Kevin Drage

Any­one who reck­ons there’s no point rein­vent­ing the wheel has not met Kevin Drage – an unsung hero of the lo­cal au­to­mo­tive in­dus­try and cre­ator of the most fa­mous al­loy wheels adorn­ing fac­tory mus­cle cars.

Australian Muscle Car - - Contents -

If you reckon there’s no point re-in­vent­ing the wheel you should meet Kevin Drage – cre­ator of the most fa­mous al­loy wheels adorn­ing fac­tory mus­cle cars.

Kevin Drage is a quiet man whose de­meanour gives no clues as to the in­tel­lect or de­ter­mi­na­tion that hides be­hind his placid face. To say that he has been one of the great un­known achiev­ers in the Aus­tralian au­to­mo­tive scene is an un­der­state­ment. This softly spo­ken Ade­laide-born car en­thu­si­ast has a wealth of knowl­edge and ex­pe­ri­ence that un­til now has rarely been shared.

His in­aus­pi­cious start to em­ploy­ment was as a tool de­signer in the early 1950s at Iplex Plas­tics where he was in­volved in the nascent plas­tics in­dus­try de­vel­op­ing tool­ing for new prod­ucts and a glass re­in­forced plas­tic process. From there he spent two years as a de­vel­op­ment en­gi­neer at Chrysler be­fore mov­ing across town to GMHolden where he spent an­other two years fur­ther de­vel­op­ing tech­niques for plas­tic prod­ucts.

While at Holden he was sec­onded to work at Pre­ci­sion Pressed Me­tals where he de­vel­oped fi­bre­glass boat hulls that sparked the fi­bre­glass leisure boat boom of the 1950s and ’60s.

Dur­ing this time Kevin be­came in­ter­ested in mo­tor rac­ing and built a su­per­charged Mor­ris Mi­nor in which he won his class in the Aus­tralian Hill Climb Cham­pi­onship. This led to pit crew­ing for Derek Jolly who was rac­ing a Lotus XV at the time, and later work­ing with such lu­mi­nar­ies as Bib Still­well, David McKay and Alec Mil­dren when they were rac­ing in Ade­laide.

His en­gi­neer­ing tal­ents were no­ticed by Harold Clisby, owner of Clisby In­dus­tries Ltd

in Prospect, SA, where he worked from 1960 through 1967. Their main line of busi­ness was in air com­pres­sors and ini­tially he de­vel­oped a new range of prod­ucts. Clisby was an en­gi­neer and a mo­tor­sport en­thu­si­ast who had trav­elled to Europe in 1960 where he vis­ited Maserati, Fer­rari, Porsche and Coven­try Cli­max and saw first-hand the de­sign and de­vel­op­ment of rac­ing en­gines. Upon his re­turn home in Septem­ber, Clisby im­me­di­ately im­mersed him­self in a pro­ject to de­sign and de­velop a com­pet­i­tive 1.5-litre rac­ing en­gine (see break­out) that would com­ply with the forth­com­ing FIA rules. Work­ing closely with Clisby were Drage and Alec Bai­ley, a su­perb ma­chin­ist who also loved a chal­lenge.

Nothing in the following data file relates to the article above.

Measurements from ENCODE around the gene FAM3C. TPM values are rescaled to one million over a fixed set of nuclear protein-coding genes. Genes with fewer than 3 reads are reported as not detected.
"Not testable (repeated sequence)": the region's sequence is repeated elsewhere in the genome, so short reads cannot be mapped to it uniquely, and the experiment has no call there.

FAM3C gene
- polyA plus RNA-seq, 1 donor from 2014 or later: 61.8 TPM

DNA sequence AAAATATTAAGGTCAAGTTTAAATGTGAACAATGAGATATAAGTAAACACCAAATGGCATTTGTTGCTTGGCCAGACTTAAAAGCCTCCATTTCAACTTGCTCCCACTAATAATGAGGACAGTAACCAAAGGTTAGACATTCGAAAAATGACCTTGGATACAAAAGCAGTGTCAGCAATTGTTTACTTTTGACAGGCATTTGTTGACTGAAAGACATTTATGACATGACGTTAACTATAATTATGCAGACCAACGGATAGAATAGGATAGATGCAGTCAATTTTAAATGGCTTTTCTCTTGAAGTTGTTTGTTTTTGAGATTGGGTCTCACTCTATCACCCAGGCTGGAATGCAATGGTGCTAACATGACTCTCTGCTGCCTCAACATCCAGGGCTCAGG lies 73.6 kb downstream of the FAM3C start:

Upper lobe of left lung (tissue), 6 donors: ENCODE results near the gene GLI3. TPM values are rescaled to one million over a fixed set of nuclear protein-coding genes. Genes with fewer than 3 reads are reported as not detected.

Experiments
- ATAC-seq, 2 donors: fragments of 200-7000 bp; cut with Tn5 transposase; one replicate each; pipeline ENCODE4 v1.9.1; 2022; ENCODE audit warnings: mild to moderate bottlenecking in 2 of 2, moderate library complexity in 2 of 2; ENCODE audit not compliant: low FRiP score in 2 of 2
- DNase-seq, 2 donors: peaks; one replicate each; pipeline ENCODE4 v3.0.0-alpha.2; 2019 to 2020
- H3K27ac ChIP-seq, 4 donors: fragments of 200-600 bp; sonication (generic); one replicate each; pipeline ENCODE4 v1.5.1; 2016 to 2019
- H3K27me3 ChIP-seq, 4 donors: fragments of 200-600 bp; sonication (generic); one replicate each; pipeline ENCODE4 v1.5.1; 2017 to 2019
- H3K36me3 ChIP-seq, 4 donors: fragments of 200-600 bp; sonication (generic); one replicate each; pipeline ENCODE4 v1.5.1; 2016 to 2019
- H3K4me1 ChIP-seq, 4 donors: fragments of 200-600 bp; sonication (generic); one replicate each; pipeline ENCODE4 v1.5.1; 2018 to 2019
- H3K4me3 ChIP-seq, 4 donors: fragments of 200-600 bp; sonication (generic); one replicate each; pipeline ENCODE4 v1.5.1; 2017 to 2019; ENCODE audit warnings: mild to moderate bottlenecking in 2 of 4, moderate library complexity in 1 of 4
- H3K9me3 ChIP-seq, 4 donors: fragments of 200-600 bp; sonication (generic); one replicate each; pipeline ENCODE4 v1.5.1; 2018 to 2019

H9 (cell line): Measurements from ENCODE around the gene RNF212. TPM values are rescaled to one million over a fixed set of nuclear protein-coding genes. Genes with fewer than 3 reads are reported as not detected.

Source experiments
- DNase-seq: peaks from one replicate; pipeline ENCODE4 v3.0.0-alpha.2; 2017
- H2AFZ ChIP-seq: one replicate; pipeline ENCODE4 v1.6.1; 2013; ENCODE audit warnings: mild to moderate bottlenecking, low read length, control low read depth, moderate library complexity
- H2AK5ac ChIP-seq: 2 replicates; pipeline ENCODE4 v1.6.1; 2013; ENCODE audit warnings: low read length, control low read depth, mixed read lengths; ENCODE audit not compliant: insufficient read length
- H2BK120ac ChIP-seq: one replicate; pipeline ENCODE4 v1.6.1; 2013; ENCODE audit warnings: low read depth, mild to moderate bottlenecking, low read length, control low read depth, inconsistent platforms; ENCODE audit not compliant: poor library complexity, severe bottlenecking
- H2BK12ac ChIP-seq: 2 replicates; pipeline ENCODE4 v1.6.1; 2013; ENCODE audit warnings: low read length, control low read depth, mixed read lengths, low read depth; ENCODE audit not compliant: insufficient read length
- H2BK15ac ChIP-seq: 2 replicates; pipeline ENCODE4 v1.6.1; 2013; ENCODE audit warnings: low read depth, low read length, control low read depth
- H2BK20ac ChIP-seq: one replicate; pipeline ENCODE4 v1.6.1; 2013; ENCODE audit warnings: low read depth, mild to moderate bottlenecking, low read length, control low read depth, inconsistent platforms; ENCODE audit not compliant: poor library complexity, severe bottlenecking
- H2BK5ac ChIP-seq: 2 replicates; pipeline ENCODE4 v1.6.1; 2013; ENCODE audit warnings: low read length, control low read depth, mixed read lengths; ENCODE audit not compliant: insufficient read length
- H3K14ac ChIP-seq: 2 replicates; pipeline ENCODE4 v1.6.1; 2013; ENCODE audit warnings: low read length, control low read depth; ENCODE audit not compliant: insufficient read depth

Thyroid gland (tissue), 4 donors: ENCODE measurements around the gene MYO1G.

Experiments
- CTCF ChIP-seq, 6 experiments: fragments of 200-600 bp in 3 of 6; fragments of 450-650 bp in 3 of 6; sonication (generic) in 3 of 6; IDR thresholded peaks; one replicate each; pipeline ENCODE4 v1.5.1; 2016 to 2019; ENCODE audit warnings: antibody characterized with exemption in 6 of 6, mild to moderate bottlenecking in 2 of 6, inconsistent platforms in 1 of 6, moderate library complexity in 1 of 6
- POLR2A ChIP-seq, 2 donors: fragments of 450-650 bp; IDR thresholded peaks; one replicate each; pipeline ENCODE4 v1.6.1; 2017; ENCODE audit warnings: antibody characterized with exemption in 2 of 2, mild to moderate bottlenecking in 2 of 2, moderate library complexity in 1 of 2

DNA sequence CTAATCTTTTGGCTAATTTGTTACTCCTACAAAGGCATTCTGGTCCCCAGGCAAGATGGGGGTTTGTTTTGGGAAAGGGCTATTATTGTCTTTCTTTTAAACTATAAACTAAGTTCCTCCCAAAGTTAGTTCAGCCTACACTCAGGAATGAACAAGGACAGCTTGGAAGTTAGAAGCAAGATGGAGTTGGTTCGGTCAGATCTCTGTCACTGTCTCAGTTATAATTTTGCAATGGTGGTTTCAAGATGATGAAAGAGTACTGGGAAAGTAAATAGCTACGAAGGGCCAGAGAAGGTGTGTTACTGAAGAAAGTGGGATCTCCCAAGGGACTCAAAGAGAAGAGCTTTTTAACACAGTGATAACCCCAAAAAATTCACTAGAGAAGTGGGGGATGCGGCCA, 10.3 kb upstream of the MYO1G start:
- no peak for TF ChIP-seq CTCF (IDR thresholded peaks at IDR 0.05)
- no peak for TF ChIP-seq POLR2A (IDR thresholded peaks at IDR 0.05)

When Clisby ul­ti­mately lost in­ter­est in the V6, Drage found him­self in­volved in an­other pro­ject – hov­er­craft. Two were built and demon­strated, with both gain­ing a sur­pris­ing amount of me­dia at­ten­tion at the time, but nei­ther went on to be com­mer­cial ven­tures.

Drage es­tab­lished his own de­sign and con­sul­tancy busi­ness dur­ing his time at Clisby In­dus­tries – Drage Au­to­mo­tive De­vel­op­ments. His first client was Globe Prod­ucts who wanted him to de­sign a dou­ble over­head camshaft con­ver­sion for the Ford 289ci V8 en­gine. The en­gine’s new cylin­der heads and other com­po­nents were cast at Clisby In­dus­tries and ma­chined at Globe; the com­pleted en­gine in­stalled in an Elfin 400 that was owned by John Hurd and driven by Noel Hurd. It was a beau­ti­fully crafted DOHC con­ver­sion.

Hurd raced the Elfin Globe-Ford in many events dur­ing 1967 and ’68 at Mal­lala. In 12 starts he achieved four first plac­ings, a trio of se­cond places, a third, a fourth and a fifth, a 12th and a DNF; on two oc­ca­sions he also set a new lap record. Hurd, in the Aus­tralian Tourist Tro­phy event at Mal­lala on Jan­uary 29, 1968, fin­ished fifth in the Group A sports car race to Frank Matich in his SR3 Repco-Brab­ham. Not a bad re­sult.